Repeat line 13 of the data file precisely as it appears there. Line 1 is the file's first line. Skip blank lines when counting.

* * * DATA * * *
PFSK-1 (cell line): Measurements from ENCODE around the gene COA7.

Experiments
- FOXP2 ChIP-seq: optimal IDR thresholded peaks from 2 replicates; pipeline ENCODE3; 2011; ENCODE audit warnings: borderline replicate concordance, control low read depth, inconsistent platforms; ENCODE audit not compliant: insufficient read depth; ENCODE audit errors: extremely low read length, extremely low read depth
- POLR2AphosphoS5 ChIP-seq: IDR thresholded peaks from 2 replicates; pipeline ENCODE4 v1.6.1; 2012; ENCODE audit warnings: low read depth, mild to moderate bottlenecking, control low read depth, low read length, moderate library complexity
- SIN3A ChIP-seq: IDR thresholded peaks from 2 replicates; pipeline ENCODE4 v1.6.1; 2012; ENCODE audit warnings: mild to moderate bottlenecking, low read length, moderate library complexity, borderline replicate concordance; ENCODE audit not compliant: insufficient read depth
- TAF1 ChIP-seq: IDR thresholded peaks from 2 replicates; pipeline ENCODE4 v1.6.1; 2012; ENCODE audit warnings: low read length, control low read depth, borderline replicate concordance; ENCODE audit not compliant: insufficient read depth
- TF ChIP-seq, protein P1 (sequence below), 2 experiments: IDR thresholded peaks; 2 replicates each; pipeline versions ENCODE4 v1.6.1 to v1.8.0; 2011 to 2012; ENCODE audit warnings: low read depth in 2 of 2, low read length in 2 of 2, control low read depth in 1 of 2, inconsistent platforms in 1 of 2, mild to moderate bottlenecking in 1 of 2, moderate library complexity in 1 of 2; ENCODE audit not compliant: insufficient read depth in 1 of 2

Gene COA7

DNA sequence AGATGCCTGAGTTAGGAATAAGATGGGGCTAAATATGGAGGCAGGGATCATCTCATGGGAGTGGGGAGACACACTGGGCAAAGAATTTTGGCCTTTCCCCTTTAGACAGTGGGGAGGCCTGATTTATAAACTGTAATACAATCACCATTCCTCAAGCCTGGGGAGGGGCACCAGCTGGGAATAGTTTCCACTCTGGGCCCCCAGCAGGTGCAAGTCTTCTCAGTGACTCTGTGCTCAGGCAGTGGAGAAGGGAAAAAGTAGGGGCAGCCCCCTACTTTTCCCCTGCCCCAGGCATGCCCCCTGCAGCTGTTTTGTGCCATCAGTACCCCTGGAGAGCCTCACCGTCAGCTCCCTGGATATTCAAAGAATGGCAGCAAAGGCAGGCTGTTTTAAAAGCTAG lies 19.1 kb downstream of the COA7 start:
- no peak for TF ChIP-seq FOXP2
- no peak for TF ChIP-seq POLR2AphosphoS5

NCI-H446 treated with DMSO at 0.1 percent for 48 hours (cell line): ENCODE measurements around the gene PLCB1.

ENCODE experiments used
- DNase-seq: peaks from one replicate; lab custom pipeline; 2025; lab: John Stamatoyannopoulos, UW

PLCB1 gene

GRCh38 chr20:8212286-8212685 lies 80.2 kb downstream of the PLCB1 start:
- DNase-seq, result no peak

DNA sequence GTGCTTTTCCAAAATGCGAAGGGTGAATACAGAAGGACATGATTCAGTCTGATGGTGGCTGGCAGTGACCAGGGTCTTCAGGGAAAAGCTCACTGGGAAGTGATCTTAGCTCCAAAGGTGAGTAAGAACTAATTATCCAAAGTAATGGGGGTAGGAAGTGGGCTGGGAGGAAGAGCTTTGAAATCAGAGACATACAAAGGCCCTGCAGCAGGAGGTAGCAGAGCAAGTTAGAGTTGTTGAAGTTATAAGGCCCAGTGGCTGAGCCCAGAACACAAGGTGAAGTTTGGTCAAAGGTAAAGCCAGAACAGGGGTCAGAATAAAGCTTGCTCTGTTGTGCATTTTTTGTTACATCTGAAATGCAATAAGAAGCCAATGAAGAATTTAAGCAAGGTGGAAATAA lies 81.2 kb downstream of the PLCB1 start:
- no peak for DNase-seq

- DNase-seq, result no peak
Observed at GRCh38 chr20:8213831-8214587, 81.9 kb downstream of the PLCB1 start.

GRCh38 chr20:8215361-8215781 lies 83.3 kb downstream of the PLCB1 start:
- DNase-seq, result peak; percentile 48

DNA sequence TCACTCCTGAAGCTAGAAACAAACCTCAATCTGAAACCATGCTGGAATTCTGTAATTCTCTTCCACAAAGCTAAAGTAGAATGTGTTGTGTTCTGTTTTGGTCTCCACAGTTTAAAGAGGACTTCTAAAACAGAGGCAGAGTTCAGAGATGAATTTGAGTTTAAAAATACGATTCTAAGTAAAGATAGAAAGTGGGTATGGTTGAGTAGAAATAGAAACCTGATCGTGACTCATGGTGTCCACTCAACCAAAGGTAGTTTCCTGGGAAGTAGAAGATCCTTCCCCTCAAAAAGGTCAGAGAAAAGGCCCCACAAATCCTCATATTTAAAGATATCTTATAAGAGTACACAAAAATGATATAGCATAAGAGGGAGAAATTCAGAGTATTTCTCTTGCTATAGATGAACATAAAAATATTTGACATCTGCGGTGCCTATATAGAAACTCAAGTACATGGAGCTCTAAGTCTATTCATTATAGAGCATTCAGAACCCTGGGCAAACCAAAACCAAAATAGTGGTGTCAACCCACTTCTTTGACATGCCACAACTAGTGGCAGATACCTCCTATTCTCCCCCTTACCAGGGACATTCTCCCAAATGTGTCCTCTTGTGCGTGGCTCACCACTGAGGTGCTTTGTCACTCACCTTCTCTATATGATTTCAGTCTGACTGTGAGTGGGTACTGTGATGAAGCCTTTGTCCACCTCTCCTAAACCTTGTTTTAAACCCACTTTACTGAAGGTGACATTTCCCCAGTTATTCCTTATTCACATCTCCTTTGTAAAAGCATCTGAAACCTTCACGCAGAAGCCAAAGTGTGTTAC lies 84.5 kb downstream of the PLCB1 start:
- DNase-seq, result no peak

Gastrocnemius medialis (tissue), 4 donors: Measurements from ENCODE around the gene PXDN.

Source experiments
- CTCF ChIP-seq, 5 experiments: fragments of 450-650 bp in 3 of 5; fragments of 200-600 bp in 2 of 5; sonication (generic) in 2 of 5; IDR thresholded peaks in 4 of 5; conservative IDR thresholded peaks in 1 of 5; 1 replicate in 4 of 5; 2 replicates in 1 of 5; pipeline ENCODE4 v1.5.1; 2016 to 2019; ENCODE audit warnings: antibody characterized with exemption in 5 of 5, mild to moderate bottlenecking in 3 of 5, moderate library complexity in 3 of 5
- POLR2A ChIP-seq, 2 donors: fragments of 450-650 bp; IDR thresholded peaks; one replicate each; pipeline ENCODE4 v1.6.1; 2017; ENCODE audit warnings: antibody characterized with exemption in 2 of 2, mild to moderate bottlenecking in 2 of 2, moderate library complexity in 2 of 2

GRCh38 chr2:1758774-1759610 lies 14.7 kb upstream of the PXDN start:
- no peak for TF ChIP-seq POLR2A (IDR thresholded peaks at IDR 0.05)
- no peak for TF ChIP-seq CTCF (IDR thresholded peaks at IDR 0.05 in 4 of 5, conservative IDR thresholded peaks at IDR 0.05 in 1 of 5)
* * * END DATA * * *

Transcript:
ENCODE experiments used